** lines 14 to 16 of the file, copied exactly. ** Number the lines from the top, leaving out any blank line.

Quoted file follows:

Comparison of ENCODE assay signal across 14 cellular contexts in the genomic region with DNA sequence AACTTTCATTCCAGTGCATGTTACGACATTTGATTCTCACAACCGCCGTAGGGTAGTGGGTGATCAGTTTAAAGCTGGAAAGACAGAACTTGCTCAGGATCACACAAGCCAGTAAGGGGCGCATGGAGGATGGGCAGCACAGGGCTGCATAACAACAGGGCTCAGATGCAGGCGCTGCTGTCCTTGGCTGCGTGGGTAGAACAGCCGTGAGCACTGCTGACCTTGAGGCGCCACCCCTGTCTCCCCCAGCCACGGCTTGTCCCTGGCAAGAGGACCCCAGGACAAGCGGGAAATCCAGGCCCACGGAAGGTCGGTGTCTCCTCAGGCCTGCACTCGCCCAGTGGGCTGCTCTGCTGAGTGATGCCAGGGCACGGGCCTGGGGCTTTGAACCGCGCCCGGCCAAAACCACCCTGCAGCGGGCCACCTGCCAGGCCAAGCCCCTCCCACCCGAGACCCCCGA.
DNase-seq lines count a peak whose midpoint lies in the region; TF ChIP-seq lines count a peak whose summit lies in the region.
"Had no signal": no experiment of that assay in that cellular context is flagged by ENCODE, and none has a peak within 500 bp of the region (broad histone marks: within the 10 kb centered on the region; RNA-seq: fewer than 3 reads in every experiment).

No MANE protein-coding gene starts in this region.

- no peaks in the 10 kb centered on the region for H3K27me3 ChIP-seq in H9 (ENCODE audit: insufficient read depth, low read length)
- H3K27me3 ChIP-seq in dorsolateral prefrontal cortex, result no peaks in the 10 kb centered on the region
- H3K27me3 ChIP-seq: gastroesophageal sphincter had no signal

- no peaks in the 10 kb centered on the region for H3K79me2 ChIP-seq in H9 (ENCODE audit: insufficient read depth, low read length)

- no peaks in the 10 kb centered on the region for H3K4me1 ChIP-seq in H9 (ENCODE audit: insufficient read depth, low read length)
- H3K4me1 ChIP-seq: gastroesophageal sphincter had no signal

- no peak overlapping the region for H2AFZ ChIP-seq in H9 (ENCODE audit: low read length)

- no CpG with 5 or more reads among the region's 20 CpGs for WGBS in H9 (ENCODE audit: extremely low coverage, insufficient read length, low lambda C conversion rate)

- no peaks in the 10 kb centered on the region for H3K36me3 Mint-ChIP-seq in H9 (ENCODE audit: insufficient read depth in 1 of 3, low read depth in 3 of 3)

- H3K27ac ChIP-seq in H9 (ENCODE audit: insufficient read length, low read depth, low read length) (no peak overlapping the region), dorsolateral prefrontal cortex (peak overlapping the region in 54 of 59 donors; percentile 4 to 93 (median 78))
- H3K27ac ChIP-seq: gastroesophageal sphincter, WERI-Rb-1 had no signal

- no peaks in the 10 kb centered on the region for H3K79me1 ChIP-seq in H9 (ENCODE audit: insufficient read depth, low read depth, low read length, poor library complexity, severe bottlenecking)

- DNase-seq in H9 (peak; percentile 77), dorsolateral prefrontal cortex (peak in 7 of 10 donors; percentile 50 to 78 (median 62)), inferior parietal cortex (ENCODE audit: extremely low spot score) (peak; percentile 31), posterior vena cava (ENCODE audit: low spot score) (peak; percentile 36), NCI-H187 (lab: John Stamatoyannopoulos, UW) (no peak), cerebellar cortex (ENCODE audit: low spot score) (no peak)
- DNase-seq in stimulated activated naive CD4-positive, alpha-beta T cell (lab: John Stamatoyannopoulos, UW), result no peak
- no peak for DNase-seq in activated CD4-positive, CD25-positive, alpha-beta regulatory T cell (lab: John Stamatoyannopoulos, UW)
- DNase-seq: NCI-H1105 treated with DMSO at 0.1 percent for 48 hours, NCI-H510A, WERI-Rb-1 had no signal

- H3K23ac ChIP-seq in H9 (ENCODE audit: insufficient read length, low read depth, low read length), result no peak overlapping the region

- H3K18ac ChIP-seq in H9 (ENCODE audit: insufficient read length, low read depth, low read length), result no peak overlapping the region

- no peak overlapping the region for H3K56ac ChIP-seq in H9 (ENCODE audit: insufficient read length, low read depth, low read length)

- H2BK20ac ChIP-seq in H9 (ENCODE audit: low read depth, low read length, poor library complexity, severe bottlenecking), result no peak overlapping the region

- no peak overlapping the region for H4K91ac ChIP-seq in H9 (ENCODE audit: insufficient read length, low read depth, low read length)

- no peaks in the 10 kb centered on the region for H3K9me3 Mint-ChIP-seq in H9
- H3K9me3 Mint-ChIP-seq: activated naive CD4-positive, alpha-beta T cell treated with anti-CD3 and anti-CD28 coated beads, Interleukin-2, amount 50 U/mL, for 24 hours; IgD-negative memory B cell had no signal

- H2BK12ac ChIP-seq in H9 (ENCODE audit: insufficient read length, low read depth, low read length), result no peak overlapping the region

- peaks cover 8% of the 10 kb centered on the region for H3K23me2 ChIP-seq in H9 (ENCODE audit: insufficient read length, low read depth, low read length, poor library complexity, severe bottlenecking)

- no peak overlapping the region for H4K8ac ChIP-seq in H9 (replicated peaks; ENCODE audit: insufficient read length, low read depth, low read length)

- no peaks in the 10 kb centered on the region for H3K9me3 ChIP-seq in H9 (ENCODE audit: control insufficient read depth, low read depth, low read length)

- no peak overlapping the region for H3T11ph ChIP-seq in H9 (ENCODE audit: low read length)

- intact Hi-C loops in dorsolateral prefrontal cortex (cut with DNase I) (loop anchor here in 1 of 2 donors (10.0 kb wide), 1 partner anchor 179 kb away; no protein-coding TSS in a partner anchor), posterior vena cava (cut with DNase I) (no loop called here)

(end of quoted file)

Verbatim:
- H3K27ac ChIP-seq in H9 (ENCODE audit: insufficient read length, low read depth, low read length) (no peak overlapping the region), dorsolateral prefrontal cortex (peak overlapping the region in 54 of 59 donors; percentile 4 to 93 (median 78))
- H3K27ac ChIP-seq: gastroesophageal sphincter, WERI-Rb-1 had no signal

- no peaks in the 10 kb centered on the region for H3K79me1 ChIP-seq in H9 (ENCODE audit: insufficient read depth, low read depth, low read length, poor library complexity, severe bottlenecking)